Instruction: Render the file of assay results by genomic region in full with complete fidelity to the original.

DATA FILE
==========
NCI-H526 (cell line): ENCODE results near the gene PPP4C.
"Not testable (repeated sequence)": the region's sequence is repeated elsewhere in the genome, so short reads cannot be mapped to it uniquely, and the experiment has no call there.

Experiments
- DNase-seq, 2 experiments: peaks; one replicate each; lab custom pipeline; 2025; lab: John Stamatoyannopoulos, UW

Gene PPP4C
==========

NCI-H526 (cell line): ENCODE results near the gene PPP4C.
"Not testable (repeated sequence)": the region's sequence is repeated elsewhere in the genome, so short reads cannot be mapped to it uniquely, and the experiment has no call there.

Experiments
- DNase-seq, 2 experiments: peaks; one replicate each; lab custom pipeline; 2025; lab: John Stamatoyannopoulos, UW

Gene PPP4C